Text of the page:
The story of Pentheus and Bacchus comes out of Greek myth and is situated in a Greek milieu. But we have already seen (above, §3a) that Ovid’s treatment of these tales is often refracted through Roman cultural experience. In the case of the set text, one such influence, which does not register explicitly in the narrative but is judged to be of some importance by commentators, is a senatorial intervention against the cult of Bacchus in 186 BCE (i.e. nearly two centuries before Ovid composed the Metamorphoses), as well as its repercussions in literary texts — dramatic plays initially (tragedies and comedies that have unfortunately only survived in fragments) and then also in Livy’s monumental history of Rome, which Ovid would have known. The distinction between the (religious) politics of 2nd century BCE Rome, specifically the measures taken against followers of the Bacchic cult in 186 BCE and the literary account of Livy, written in the Augustan period, is, of course, important to keep in mind.
Mid-Republican Rome experienced something quite similar to Ovid’s Thebes: the arrival of a cult of Bacchus, which merged with Italy’s cult of Liber, most likely sometime towards the end of the 3rd century BCE.95 Not much is known about the so-called Bacchanalia: as with all mystery religions, the doings of the worshippers have remained mysterious. But it is clear that, after an initial period of toleration, which allowed the rites to spread throughout Italy, the Roman senate concluded that certain boundaries of law and order had been breached by cult members and issued a decree against the Bacchic associations responsible for organizing the worship. A copy of this decree has survived, and offers precious insight into the affair.96 To begin with, it is clear that the senatorial intervention was not directed against Bacchus as a foreign divinity. Rather, the senate seems to have been ‘acting in particular against the behaviour of cult members in relation to each other, and not in relation to the god: Rome wished, therefore, to preclude the possibility that cults could serve as vehicles for achieving local solidarity’.97 The prohibitions of the decree suggest that the target was less the religious practice as such than the possibility of political fraternization afforded by a cult community.98 Indeed, ‘the decree makes no effort to ban the worship of Bacchus entirely, only to specify the conditions of worship’.99 What Roman officials seem to have feared was the possibility that, unless brought under senatorial control, the cult might serve as a vehicle for anti-Roman political associations and activities. Arguably, the shift from Euripides’ emphasis on illicit sex to Ovid’s focus on power politics (mirrored in the way their respective figures of Pentheus react to the arrival of Bacchus) reflects this concern.
The account of the historian Livy is also extant (Liv. 39.8–19), offering the modern reader a vivid and salacious chronicle of the affair, in which sex, intrigue, and xenophobia register insistently. It is, in fact, shot through with Augustan anachronisms; whether consciously or not, Livy has inflected his treatment with contemporary concerns (such as Augustus’ moral legislation). The idiom in which he describes the activities of those involved in the worship of Bacchus has interesting parallels with Pentheus’ characterization of Bacchants and their rites in Ovid’s account. The theme of sexual license registers with particular emphasis:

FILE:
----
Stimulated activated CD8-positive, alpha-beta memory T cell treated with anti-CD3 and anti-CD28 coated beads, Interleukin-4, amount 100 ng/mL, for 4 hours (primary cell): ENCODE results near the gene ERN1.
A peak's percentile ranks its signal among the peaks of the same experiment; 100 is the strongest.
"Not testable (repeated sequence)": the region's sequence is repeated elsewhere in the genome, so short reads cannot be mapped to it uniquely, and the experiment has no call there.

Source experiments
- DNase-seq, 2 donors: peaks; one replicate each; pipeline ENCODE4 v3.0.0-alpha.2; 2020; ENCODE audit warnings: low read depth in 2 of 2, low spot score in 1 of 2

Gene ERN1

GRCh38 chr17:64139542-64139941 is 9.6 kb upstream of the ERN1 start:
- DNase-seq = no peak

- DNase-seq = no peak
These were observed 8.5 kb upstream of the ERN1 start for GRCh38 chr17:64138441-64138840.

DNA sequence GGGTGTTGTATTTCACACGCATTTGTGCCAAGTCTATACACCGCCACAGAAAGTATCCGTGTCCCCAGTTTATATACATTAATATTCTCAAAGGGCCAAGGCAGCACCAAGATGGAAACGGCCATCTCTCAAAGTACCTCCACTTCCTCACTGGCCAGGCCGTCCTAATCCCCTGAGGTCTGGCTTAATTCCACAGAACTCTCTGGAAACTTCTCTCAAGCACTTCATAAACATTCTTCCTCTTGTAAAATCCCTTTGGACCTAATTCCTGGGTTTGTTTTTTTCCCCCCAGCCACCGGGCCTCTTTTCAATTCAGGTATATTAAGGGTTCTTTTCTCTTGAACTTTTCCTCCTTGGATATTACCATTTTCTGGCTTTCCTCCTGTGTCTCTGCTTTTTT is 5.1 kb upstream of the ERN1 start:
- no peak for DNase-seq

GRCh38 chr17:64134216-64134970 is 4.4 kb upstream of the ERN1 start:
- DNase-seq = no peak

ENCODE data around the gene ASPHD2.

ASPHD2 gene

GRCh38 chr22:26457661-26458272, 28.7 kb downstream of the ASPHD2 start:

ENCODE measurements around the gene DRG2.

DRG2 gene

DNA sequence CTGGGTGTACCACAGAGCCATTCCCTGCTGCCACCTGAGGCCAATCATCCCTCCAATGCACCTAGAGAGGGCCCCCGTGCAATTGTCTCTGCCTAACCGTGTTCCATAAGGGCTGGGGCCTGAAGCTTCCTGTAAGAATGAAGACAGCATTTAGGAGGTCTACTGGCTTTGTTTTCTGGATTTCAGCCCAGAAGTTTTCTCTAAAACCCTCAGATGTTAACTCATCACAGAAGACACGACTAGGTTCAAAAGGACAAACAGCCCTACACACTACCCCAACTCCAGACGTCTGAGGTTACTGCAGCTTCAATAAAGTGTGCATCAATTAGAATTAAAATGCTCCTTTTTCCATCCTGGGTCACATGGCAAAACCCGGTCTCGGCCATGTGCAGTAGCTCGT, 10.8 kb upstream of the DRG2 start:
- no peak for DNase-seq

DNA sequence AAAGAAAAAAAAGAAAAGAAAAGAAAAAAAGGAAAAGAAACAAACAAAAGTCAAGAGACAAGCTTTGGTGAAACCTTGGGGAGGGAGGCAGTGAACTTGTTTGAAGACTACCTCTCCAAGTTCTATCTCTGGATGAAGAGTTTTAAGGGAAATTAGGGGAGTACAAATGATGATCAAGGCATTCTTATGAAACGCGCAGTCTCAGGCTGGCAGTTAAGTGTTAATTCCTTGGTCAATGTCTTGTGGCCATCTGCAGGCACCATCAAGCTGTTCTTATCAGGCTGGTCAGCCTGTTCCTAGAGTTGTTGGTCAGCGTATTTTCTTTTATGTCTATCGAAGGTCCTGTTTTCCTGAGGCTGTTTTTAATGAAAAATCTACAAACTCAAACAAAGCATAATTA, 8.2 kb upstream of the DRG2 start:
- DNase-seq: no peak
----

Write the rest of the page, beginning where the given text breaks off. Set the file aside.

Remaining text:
When wine had inflamed their minds, and night and the mingling of males with females and young with old, had destroyed all sense of modesty, every variety of debauchery began to be practiced, since each one had to hand the form of pleasure to which his nature was most inclined. (Liv. 39.8)
Later in the account, Livy has one of the consuls inveigh against the veneration of ‘those gods who would drive our minds, enthralled by vile and alien rites (pravis et externis religionibus), to every crime and every lust’ (39.15). The denigration continues with accusations of trickery and fraud (cf. Pentheus’ imputation of magicae fraudes at Met. 3.534), political conspiracy and even ritual murder (followed by the sacrilegious disposal of the victims’ bodies). Livy’s rhetoric against this ‘evil’ finds an analogy in Pentheus’ outrage against Bacchus and his followers in Ovid; both conceive of the cult’s propagation in terms of territorial encroachment, though Pentheus’ metaphor of choice is military conquest, whereas Livy’s is a spreading pestilence: ‘the destructive force of this wickedness spread from Etruria to Rome like a contagion’ (huius mali labes ex Etruria Romam veluti contagione morbi penetravit, Liv. 39.9).
95 For the native Italian deity Liber, see also Comm. on 520.
96 The senatus consultum de Bacchanalibus (‘senatorial decree concerning the Bacchanalia’), CIL 12.581.
97 Ando (2007) 437.
98 The pertinent section of the senatorial decree stipulates: ‘None of them shall seek to have money in common. No one shall seek to appoint either man or woman as master or acting master, or seek henceforth to exchange mutual oaths, vows, pledges or promises, nor shall anyone seek to create mutual guarantees. No one shall seek to perform rites in secret, nor shall anyone seek to perform rites in public or private or outside the city, unless he has approached the urban praetor and is given permission with a senatorial decree … No one shall seek to perform rites when more than five men and women are gathered together, nor shall more than two men or more than three women seek to be present there, except by permission of the urban praetor and the senate …’ (trans. Beard, North and Price).
99 Orlin (2010) 64.